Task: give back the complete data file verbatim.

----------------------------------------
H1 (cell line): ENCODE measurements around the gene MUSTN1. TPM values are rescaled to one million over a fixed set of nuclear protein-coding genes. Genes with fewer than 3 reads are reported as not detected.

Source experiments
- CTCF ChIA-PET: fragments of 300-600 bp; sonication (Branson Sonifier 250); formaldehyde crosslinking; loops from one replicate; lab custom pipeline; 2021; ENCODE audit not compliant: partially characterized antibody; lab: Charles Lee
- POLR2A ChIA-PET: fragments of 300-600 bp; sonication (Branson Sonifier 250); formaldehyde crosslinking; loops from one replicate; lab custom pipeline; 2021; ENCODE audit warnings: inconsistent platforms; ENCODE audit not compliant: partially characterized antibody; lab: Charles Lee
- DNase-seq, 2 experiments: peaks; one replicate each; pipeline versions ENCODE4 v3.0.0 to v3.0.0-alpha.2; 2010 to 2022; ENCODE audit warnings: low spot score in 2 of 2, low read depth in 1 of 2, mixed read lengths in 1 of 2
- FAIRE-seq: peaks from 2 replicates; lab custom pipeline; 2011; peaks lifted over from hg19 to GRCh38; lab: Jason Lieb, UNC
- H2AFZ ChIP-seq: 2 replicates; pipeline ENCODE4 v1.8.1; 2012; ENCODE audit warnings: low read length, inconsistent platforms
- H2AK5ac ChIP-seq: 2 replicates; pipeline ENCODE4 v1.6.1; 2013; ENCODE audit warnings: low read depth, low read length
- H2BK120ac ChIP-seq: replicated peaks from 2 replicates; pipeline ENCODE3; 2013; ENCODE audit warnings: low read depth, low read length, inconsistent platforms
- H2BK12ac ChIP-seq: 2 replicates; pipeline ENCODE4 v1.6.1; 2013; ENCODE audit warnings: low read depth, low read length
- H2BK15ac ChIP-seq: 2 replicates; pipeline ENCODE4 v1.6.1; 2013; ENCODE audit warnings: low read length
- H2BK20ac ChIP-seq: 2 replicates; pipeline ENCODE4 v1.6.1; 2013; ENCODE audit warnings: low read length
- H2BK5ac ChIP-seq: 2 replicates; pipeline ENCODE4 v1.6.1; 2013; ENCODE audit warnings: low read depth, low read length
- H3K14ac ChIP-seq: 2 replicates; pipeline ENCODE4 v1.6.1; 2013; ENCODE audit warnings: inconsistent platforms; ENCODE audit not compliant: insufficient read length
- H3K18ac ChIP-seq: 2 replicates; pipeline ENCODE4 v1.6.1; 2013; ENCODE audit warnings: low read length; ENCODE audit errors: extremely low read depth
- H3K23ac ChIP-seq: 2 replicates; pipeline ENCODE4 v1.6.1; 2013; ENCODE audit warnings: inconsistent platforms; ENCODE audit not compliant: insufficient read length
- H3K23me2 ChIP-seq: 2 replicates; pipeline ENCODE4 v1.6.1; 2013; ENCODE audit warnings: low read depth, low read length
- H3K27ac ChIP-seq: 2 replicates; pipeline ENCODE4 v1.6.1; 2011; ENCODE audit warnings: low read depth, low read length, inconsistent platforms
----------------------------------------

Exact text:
H1 (cell line): ENCODE measurements around the gene MUSTN1. TPM values are rescaled to one million over a fixed set of nuclear protein-coding genes. Genes with fewer than 3 reads are reported as not detected.

Source experiments
- CTCF ChIA-PET: fragments of 300-600 bp; sonication (Branson Sonifier 250); formaldehyde crosslinking; loops from one replicate; lab custom pipeline; 2021; ENCODE audit not compliant: partially characterized antibody; lab: Charles Lee
- POLR2A ChIA-PET: fragments of 300-600 bp; sonication (Branson Sonifier 250); formaldehyde crosslinking; loops from one replicate; lab custom pipeline; 2021; ENCODE audit warnings: inconsistent platforms; ENCODE audit not compliant: partially characterized antibody; lab: Charles Lee
- DNase-seq, 2 experiments: peaks; one replicate each; pipeline versions ENCODE4 v3.0.0 to v3.0.0-alpha.2; 2010 to 2022; ENCODE audit warnings: low spot score in 2 of 2, low read depth in 1 of 2, mixed read lengths in 1 of 2
- FAIRE-seq: peaks from 2 replicates; lab custom pipeline; 2011; peaks lifted over from hg19 to GRCh38; lab: Jason Lieb, UNC
- H2AFZ ChIP-seq: 2 replicates; pipeline ENCODE4 v1.8.1; 2012; ENCODE audit warnings: low read length, inconsistent platforms
- H2AK5ac ChIP-seq: 2 replicates; pipeline ENCODE4 v1.6.1; 2013; ENCODE audit warnings: low read depth, low read length
- H2BK120ac ChIP-seq: replicated peaks from 2 replicates; pipeline ENCODE3; 2013; ENCODE audit warnings: low read depth, low read length, inconsistent platforms
- H2BK12ac ChIP-seq: 2 replicates; pipeline ENCODE4 v1.6.1; 2013; ENCODE audit warnings: low read depth, low read length
- H2BK15ac ChIP-seq: 2 replicates; pipeline ENCODE4 v1.6.1; 2013; ENCODE audit warnings: low read length
- H2BK20ac ChIP-seq: 2 replicates; pipeline ENCODE4 v1.6.1; 2013; ENCODE audit warnings: low read length
- H2BK5ac ChIP-seq: 2 replicates; pipeline ENCODE4 v1.6.1; 2013; ENCODE audit warnings: low read depth, low read length
- H3K14ac ChIP-seq: 2 replicates; pipeline ENCODE4 v1.6.1; 2013; ENCODE audit warnings: inconsistent platforms; ENCODE audit not compliant: insufficient read length
- H3K18ac ChIP-seq: 2 replicates; pipeline ENCODE4 v1.6.1; 2013; ENCODE audit warnings: low read length; ENCODE audit errors: extremely low read depth
- H3K23ac ChIP-seq: 2 replicates; pipeline ENCODE4 v1.6.1; 2013; ENCODE audit warnings: inconsistent platforms; ENCODE audit not compliant: insufficient read length
- H3K23me2 ChIP-seq: 2 replicates; pipeline ENCODE4 v1.6.1; 2013; ENCODE audit warnings: low read depth, low read length
- H3K27ac ChIP-seq: 2 replicates; pipeline ENCODE4 v1.6.1; 2011; ENCODE audit warnings: low read depth, low read length, inconsistent platforms